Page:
The cost of DNA sequencing continues to plummet, and while insurance companies might not be ready to get on board, another study has demonstrated how individual genome data can be clinically informative. Jonathan Rios and colleagues took on the case of an 11-month-old girl with severe hypercholesterolemia (1023 mg/dl) whose parents were unaffected, which suggested either an autosomal recessive disorder or a de novo mutation. A normal plasma sitosterol:cholesterol ratio ruled out sitosterolemia, and a screen of commonly-mutated hypercholesterolemia genes (LDLRAP, LDLR, PCSK9, APOE and APOB) came up empty.
Enter Whole-Genome Sequencing
Whole-genome resequencing for the patient was performed by Complete Genomics, who generated 138 Gbp of mappable sequence yielding 49x average coverage. Of the ~3.8 million sequence variants identified, 502,000 were indels or complex rearrangements that were not further evaluated (see Figure 2A). That left ~3.3 million SNPs, of which 9,726 were nonsynonymous or splice site variants. Most of these were present either in dbSNP or in the genomes of 21 unaffected individuals (16 exomes, 5 whole-genomes). About 700 variants remained.
Now the authors considered the disease pedigree:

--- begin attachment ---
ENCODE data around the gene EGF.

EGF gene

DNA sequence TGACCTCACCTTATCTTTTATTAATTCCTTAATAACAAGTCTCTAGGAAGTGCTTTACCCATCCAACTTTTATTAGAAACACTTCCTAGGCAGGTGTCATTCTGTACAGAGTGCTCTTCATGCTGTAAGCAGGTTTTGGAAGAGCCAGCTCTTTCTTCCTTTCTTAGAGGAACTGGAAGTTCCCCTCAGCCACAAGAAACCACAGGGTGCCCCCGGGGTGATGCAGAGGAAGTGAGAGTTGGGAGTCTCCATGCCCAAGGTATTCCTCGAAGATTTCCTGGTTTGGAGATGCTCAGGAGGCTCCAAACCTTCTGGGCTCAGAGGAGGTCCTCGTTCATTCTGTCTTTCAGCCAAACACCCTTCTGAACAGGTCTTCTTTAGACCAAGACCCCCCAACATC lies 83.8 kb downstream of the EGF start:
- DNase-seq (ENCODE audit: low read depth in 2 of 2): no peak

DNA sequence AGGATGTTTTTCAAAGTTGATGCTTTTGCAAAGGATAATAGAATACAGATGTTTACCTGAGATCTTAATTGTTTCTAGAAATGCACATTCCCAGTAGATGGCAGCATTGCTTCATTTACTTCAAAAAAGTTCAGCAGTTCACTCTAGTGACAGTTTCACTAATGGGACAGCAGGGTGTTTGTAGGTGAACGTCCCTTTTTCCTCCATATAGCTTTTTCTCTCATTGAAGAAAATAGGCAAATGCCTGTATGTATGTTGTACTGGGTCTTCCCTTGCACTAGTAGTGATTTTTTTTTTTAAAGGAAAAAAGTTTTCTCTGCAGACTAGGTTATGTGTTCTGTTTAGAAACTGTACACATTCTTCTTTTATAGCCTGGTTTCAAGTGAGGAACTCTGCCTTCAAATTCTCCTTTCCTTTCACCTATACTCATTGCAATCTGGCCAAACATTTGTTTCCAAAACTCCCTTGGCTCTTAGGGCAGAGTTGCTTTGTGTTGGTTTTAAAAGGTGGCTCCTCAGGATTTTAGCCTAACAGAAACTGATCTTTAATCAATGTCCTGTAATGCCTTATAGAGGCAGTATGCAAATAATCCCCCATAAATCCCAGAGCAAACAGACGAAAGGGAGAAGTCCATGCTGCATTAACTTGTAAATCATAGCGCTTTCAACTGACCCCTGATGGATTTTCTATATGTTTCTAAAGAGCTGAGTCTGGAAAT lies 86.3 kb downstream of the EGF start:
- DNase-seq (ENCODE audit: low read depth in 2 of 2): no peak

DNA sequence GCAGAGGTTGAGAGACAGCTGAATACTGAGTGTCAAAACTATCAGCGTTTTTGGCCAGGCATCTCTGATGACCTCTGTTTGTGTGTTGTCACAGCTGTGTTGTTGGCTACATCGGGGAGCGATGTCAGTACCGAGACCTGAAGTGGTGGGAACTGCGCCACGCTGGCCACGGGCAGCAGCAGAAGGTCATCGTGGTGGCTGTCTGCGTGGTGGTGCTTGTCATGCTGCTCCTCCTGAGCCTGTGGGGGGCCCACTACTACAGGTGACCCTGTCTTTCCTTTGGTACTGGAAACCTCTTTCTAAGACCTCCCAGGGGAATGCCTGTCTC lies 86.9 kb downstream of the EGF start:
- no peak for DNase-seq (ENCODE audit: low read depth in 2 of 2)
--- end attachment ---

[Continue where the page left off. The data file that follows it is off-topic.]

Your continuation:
The parents were unrelated (non-consanguinous) and both had normal cholesterol. No other relatives (including the patient’s 4-year-old brother) were affected. It fit with a monogenic autosomal recessive disorder, so the authors focused their search on genes with two or more nonsynonymous or splice site variants. Some 42 genes qualified, but 19 of these were known to have multiple copies in the genome. That left 23 genes, and one stood out: ABCG5, an ATP-binding cassette hemitransporter in which the patient had two heterozygous nonsense mutations. A gene, by the way, that had already been linked to the sterol-elimination deficiency (sitosterolemia) that can cause high cholesterol. There was no way the gene could be functional, and targeted sequencing showed that each parent had provided a defunct copy.
New Understanding of the Disease Mechanism
The researchers did some more tests, and the results were consistent with sitosterolemia. So how did they miss it the first time? Well, at the time of diagnosis, 80% of the patient’s diet was breast milk, which is low in plant sterols. At the time of the second test, she was on baby foot (fruits and vegetables), which provided plenty. That explains why the sterol counts were initially low. Why was the cholesterol so high? The authors conclude that in sitosterolemic patients, the severe hypercholesterolemia may reflect an failure to excrete cholesterol into bile, rather than a disruption of cholesterol homeostasis by elevated plant sterols.
Thus, whole-genome sequencing not only provided the correct diagnosis, but may have shed new light on the mechanisms of lipid disease.
Rios J, Stein E, Shendure J, Hobbs HH, & Cohen JC (2010). Identification by Whole Genome Resequencing of Gene Defect Responsible for Severe Hypercholesterolemia. Human molecular genetics PMID: 20719861